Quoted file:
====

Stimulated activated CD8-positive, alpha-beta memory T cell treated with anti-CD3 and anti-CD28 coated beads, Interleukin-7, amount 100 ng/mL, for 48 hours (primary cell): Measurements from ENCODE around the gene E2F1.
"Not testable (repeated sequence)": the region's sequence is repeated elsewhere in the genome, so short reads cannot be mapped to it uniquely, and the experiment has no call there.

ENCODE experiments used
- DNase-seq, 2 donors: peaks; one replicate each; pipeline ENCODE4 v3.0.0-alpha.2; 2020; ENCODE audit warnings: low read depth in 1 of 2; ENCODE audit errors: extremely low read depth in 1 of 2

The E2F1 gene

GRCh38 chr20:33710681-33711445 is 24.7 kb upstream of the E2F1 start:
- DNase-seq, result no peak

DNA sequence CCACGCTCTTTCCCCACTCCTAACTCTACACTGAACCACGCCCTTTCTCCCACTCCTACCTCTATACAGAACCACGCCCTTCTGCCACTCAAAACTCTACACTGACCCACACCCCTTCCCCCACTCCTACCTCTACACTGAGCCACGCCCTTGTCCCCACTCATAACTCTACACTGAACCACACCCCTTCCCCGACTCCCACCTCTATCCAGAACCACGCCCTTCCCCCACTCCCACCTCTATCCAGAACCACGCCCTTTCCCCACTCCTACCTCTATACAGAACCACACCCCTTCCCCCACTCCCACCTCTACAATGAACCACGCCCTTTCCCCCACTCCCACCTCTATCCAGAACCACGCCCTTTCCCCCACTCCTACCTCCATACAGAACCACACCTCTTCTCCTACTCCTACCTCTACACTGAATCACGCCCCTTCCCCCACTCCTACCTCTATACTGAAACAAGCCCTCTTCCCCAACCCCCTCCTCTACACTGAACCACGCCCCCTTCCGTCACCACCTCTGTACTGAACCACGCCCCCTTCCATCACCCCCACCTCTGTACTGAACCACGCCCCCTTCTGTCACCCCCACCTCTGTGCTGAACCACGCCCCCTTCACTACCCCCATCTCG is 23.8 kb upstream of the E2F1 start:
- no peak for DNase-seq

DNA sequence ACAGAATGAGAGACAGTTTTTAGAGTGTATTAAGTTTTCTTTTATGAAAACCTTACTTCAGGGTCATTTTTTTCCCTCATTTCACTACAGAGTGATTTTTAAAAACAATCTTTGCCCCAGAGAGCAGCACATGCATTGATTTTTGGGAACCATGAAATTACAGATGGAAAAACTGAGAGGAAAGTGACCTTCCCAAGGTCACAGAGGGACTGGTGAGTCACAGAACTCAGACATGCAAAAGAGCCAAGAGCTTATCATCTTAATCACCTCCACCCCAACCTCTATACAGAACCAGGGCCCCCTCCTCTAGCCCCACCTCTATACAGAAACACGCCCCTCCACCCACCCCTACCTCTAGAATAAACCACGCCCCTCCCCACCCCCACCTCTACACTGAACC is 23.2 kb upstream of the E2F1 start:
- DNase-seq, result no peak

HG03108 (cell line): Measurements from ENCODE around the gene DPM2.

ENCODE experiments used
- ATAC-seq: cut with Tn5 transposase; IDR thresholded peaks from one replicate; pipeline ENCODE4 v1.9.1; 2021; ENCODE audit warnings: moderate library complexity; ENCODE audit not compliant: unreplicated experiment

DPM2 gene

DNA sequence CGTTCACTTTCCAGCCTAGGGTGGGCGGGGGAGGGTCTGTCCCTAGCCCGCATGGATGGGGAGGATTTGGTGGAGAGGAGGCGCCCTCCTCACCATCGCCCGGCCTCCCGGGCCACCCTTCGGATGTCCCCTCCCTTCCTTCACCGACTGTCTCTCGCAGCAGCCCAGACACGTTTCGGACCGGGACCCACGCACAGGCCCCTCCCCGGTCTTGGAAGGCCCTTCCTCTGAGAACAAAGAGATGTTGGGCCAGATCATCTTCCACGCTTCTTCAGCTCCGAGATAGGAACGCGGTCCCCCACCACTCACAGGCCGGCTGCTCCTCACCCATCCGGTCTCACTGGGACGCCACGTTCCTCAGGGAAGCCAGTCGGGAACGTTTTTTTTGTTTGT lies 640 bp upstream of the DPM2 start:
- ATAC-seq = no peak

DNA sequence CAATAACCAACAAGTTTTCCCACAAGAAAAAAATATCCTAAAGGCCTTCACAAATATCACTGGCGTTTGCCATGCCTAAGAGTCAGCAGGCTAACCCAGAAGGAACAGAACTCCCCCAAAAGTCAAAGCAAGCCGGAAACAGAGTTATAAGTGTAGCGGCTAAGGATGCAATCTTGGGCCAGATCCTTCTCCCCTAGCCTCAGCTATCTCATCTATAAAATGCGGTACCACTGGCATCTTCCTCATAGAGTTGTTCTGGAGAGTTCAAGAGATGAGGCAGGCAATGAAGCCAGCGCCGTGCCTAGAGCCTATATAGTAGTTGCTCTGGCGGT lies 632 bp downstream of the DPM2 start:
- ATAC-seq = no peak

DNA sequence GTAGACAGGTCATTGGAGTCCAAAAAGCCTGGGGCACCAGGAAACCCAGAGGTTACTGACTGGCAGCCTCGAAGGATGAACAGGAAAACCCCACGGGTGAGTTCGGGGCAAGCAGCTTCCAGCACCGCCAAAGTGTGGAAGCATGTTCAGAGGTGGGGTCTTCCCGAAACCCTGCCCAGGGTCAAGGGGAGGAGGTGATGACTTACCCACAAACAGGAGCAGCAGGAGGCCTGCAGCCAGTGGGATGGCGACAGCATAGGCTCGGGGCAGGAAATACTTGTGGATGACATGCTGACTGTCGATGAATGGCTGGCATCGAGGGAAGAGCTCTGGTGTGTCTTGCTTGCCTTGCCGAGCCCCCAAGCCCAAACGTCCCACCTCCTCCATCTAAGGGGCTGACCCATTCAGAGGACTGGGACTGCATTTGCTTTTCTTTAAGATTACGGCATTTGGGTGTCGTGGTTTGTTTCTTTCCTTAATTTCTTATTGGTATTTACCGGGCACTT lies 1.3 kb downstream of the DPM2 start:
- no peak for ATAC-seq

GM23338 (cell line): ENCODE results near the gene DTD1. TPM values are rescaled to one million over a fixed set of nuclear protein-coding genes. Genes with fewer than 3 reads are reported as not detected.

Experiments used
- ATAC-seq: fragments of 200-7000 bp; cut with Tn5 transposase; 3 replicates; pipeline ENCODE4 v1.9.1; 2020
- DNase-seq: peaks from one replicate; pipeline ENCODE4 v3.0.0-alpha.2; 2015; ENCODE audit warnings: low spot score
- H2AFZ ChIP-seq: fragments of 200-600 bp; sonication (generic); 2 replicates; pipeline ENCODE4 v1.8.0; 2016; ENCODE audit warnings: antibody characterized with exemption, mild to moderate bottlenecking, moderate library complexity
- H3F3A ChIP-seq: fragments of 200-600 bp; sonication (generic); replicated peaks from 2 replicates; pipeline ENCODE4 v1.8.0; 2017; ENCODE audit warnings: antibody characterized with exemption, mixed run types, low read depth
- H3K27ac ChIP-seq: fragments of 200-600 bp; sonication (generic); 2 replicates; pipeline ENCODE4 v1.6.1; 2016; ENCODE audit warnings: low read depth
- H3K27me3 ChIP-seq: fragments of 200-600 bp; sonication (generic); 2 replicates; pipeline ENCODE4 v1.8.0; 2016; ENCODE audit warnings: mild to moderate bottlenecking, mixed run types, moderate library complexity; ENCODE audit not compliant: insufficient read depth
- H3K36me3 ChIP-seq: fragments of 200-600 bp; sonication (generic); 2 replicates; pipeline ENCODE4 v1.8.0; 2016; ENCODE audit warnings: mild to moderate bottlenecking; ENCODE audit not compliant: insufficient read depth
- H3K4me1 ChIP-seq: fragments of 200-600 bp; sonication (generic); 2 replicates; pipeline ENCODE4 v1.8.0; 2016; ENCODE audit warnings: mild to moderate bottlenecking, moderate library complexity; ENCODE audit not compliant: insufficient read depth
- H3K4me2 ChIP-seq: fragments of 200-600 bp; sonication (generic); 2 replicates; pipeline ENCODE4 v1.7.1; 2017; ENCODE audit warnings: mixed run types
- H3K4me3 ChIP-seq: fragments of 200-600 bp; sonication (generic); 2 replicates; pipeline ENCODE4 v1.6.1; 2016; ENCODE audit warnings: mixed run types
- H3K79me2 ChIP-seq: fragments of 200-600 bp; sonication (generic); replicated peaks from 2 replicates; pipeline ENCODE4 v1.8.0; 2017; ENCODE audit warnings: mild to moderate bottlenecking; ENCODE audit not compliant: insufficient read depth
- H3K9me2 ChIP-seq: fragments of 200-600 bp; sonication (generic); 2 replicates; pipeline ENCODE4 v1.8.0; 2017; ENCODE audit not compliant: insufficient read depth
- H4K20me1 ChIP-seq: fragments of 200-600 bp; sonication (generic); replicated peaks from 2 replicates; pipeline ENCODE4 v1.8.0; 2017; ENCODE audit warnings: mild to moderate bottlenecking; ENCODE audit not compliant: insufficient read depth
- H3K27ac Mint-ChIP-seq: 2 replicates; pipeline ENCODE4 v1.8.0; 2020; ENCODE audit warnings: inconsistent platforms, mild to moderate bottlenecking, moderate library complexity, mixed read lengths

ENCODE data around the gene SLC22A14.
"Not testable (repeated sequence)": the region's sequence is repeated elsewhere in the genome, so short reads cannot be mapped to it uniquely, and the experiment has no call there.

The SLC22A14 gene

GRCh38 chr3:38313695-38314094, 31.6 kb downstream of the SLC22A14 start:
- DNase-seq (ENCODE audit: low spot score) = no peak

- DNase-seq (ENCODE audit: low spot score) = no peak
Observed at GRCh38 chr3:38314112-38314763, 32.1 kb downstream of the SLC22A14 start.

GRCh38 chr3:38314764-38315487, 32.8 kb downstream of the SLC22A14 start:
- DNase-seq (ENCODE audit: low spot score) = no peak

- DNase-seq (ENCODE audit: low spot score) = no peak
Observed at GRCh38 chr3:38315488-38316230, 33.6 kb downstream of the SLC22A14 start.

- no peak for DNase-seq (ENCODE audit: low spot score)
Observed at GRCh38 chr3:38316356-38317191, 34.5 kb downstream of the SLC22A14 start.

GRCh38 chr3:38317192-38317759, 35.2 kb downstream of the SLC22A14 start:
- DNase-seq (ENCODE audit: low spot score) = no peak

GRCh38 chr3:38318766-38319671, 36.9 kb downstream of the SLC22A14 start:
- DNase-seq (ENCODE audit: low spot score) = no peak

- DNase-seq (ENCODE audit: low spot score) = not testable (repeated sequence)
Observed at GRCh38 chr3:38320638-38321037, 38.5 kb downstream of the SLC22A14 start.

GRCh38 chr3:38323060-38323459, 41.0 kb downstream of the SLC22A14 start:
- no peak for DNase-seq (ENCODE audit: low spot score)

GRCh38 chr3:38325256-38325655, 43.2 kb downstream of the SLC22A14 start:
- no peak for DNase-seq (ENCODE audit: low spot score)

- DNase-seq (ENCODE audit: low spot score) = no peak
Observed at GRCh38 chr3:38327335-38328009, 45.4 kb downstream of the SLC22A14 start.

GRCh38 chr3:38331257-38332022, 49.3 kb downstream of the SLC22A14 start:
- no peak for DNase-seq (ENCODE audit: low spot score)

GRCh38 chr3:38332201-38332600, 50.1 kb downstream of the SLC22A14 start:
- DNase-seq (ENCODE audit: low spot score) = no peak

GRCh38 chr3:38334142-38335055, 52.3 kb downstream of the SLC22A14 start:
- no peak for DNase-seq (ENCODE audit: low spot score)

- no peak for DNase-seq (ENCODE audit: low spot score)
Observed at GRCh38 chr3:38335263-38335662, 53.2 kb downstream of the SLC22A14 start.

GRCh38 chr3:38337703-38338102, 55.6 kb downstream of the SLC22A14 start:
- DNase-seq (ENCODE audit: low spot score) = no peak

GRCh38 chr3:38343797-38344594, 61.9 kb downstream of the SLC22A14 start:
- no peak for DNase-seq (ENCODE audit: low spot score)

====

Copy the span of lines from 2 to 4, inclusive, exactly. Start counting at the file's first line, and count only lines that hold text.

"Not testable (repeated sequence)": the region's sequence is repeated elsewhere in the genome, so short reads cannot be mapped to it uniquely, and the experiment has no call there.

ENCODE experiments used
- DNase-seq, 2 donors: peaks; one replicate each; pipeline ENCODE4 v3.0.0-alpha.2; 2020; ENCODE audit warnings: low read depth in 1 of 2; ENCODE audit errors: extremely low read depth in 1 of 2